Wisconsin's governor Scott Walker survived a bitterly fought recall election on Tuesday after Republican voters mobilised in huge numbers, propelling him to a victory that will boost Mitt Romney's run for the White House.
Television networks called it for the incumbent at 11pm local time after early returns from rural counties gave him an apparently unassailable lead even as voters were still queuing to cast ballots at polling stations in Milwaukee, a Democratic stronghold.
It was a devastating defeat for Democrats and union activists who had waged an 18-month campaign to oust Walker over his restrictions on collective bargaining and cutbacks of pension and health benefits of public sector workers.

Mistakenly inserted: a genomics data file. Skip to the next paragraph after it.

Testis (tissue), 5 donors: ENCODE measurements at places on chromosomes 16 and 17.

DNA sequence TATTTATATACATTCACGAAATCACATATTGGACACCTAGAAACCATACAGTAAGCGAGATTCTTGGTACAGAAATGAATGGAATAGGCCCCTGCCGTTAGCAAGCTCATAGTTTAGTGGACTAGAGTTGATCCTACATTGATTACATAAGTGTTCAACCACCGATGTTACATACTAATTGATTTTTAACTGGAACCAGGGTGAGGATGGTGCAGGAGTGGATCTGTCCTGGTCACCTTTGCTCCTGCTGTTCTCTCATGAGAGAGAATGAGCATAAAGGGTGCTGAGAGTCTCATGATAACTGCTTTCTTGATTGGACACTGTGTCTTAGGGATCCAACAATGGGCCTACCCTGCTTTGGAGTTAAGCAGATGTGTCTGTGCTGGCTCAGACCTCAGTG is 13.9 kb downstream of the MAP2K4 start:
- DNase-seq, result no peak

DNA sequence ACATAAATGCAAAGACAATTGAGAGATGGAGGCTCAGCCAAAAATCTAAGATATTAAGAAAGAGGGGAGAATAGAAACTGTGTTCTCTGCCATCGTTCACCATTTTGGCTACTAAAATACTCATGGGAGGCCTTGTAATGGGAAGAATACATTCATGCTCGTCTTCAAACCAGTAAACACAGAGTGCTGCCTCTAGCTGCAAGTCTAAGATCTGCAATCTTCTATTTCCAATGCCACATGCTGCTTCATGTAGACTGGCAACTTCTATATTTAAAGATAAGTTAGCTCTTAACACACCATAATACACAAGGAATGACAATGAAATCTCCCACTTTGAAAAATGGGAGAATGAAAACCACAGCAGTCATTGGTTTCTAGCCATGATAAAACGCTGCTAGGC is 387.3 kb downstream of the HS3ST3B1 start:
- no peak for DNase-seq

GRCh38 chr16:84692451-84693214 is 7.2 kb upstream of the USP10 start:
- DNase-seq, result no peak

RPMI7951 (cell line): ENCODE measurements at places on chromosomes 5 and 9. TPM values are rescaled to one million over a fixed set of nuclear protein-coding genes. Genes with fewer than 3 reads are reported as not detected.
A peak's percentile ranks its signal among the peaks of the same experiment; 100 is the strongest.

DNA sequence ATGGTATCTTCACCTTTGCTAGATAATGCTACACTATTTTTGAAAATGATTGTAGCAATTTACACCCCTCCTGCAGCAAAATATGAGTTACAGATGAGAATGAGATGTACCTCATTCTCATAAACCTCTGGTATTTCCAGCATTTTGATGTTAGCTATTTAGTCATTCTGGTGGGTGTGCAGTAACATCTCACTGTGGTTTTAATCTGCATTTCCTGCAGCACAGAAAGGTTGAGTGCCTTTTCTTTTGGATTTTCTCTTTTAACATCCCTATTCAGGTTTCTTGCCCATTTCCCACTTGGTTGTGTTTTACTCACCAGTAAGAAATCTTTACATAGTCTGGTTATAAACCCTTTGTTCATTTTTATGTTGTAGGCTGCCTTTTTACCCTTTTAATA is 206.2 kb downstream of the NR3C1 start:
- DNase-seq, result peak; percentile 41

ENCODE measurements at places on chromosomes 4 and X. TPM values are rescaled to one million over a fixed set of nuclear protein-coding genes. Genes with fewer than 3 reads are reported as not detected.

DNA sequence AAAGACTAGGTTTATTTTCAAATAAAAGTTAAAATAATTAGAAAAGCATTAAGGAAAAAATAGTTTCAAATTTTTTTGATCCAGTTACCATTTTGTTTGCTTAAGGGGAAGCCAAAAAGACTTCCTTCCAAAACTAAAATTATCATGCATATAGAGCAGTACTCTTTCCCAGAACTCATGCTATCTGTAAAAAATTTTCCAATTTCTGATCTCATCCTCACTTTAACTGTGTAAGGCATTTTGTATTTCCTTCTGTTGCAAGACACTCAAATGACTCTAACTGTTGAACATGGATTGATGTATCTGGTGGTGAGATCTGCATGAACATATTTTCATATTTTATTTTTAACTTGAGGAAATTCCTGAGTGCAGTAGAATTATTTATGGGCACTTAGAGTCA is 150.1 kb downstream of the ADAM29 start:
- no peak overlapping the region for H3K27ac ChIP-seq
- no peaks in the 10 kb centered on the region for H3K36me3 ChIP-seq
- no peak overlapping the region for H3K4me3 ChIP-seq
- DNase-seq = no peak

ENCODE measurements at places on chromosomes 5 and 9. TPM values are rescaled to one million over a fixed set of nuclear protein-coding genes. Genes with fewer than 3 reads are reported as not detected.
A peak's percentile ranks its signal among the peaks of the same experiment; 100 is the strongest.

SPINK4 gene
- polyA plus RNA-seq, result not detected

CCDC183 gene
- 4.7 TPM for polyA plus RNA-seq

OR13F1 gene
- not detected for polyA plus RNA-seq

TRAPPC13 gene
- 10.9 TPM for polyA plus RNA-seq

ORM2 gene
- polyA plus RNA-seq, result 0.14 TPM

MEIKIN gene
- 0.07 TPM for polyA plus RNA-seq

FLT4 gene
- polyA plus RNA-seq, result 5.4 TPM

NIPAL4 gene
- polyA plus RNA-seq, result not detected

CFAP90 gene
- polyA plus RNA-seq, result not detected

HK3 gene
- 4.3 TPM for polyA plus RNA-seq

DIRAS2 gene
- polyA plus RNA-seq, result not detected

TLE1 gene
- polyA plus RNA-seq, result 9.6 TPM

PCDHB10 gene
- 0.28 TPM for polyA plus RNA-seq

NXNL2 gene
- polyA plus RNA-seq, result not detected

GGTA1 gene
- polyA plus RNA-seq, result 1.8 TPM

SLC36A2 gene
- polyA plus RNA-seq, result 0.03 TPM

Romney issued a swift statement saying the result would "echo beyond the borders of Wisconsin" by showing Republicans could stand up to "runaway government costs imposed by labor bosses" and demonstrated "what sound fiscal policies can do to turn an economy around".
With almost two thirds of precincts reporting, Walker led by 57% to 42% against his challenger, Tom Barrett, according to early returns tabulated by AP. Barrett said he had telephoned Walker to concede the race.
The vote was widely seen as a referendum not just on Walker but Tea Party-tinged conservatism. The movement will now claim vindication and try to build on the momentum.
A silver lining for President Barack Obama came in the form of exit polls that gave him a 52-43 lead over Romney, suggesting Wisconsin, a swing state which he won in 2008, would remain loyal come November.
Read more at the Guardian...